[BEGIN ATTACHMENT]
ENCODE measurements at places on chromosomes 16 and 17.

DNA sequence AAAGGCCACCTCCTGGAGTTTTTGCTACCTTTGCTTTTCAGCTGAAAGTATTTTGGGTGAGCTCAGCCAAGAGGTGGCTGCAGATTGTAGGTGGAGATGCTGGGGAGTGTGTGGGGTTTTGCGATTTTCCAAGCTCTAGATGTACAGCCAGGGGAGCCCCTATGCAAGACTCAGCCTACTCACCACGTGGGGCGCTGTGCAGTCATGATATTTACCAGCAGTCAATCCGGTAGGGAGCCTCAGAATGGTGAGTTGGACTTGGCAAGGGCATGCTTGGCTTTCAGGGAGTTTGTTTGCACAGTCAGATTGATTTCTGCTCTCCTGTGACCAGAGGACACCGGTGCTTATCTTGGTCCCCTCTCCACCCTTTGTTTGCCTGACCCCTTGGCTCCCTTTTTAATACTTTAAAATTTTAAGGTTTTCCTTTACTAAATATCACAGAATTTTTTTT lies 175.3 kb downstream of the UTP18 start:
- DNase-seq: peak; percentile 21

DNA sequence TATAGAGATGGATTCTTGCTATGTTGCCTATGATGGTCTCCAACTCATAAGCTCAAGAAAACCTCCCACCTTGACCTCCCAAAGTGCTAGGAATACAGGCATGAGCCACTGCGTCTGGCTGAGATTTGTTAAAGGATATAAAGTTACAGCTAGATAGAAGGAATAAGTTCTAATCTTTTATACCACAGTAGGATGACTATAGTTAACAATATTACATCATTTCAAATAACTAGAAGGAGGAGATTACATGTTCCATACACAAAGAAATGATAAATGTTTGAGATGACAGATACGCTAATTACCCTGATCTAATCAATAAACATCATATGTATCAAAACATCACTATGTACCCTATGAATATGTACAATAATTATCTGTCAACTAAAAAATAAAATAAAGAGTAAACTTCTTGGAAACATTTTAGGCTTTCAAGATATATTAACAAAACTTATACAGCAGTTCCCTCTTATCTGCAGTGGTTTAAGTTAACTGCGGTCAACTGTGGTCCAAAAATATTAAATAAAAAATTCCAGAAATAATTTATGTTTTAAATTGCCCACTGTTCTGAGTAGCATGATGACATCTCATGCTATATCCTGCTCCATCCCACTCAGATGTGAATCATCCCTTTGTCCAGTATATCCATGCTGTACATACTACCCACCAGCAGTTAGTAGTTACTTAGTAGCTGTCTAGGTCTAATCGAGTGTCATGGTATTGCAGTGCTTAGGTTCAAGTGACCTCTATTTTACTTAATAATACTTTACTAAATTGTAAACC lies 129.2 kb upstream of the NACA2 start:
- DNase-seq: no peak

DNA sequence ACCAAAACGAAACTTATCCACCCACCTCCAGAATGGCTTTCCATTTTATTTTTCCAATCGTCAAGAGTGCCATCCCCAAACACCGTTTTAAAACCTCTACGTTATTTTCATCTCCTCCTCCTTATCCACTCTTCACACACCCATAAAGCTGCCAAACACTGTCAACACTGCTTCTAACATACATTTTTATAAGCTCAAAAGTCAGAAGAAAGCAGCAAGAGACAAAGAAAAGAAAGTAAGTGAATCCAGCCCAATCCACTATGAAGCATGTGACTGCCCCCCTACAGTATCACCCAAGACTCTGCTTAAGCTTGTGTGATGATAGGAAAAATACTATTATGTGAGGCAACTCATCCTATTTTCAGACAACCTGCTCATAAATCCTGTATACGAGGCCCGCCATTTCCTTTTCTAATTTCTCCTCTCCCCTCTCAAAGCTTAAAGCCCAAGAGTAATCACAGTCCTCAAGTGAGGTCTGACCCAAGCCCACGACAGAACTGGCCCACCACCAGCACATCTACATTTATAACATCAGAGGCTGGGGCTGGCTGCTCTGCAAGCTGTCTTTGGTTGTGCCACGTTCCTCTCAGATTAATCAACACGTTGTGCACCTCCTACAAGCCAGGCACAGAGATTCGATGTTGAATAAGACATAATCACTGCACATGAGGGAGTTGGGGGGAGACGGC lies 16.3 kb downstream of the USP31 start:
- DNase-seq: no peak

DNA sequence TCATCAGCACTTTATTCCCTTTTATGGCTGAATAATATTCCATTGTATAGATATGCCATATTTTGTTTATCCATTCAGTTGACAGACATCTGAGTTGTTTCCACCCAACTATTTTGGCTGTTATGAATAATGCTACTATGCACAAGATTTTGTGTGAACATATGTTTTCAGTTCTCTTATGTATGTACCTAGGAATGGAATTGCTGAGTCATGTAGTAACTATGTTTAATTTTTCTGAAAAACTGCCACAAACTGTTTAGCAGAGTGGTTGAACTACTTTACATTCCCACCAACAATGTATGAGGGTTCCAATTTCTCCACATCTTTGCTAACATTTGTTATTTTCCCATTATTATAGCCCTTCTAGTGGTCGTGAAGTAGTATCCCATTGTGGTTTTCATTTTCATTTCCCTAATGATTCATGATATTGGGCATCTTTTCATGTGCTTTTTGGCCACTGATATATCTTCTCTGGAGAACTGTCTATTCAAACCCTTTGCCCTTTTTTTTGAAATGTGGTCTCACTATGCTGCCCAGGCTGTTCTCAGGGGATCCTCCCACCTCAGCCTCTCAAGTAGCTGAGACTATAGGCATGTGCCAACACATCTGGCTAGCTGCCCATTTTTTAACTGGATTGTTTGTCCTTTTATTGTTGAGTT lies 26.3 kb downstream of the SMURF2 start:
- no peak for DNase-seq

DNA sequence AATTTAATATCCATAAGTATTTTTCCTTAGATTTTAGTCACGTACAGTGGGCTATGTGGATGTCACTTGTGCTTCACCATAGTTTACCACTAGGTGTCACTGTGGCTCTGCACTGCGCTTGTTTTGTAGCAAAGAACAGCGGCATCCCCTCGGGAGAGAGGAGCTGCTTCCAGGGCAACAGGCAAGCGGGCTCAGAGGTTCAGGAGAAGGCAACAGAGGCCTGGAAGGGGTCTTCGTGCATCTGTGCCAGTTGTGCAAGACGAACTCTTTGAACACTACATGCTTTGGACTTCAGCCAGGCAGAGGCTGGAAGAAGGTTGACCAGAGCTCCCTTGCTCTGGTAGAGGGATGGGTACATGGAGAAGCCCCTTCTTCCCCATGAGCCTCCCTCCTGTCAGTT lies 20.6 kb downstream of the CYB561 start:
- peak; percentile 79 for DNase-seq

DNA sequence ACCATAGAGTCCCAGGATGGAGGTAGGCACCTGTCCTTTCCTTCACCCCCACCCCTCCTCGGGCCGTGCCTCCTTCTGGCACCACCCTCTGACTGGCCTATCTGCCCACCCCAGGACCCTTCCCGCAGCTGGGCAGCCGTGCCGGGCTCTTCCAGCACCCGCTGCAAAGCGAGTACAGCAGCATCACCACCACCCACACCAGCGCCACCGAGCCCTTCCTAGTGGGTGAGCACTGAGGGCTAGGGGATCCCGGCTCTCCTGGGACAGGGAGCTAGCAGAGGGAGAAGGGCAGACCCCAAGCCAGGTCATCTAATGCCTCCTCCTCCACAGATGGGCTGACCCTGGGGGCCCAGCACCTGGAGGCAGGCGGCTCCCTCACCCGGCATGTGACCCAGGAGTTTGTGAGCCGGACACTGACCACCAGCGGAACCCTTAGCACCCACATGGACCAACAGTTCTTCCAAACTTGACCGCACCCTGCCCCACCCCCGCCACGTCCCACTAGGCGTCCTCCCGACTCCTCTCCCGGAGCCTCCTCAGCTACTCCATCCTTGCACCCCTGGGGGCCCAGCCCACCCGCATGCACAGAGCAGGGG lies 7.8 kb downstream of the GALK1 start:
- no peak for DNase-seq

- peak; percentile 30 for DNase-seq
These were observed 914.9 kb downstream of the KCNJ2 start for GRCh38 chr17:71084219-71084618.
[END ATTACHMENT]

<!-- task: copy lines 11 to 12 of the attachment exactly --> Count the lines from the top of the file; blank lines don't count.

- peak; percentile 79 for DNase-seq

DNA sequence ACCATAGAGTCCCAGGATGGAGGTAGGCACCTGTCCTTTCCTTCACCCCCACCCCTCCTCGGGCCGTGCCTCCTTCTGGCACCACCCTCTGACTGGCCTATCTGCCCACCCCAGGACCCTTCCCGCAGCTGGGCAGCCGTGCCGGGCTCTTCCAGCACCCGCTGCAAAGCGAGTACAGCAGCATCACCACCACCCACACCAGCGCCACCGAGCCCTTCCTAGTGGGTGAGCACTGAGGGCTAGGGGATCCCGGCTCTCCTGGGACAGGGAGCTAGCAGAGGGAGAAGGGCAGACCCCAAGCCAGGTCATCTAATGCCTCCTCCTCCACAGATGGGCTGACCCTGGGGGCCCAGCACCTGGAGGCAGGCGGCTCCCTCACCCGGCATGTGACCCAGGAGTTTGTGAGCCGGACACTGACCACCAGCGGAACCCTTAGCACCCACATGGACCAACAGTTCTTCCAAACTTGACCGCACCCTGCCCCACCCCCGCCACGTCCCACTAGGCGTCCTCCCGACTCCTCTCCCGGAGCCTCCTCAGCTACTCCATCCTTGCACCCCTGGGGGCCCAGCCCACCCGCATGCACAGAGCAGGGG lies 7.8 kb downstream of the GALK1 start: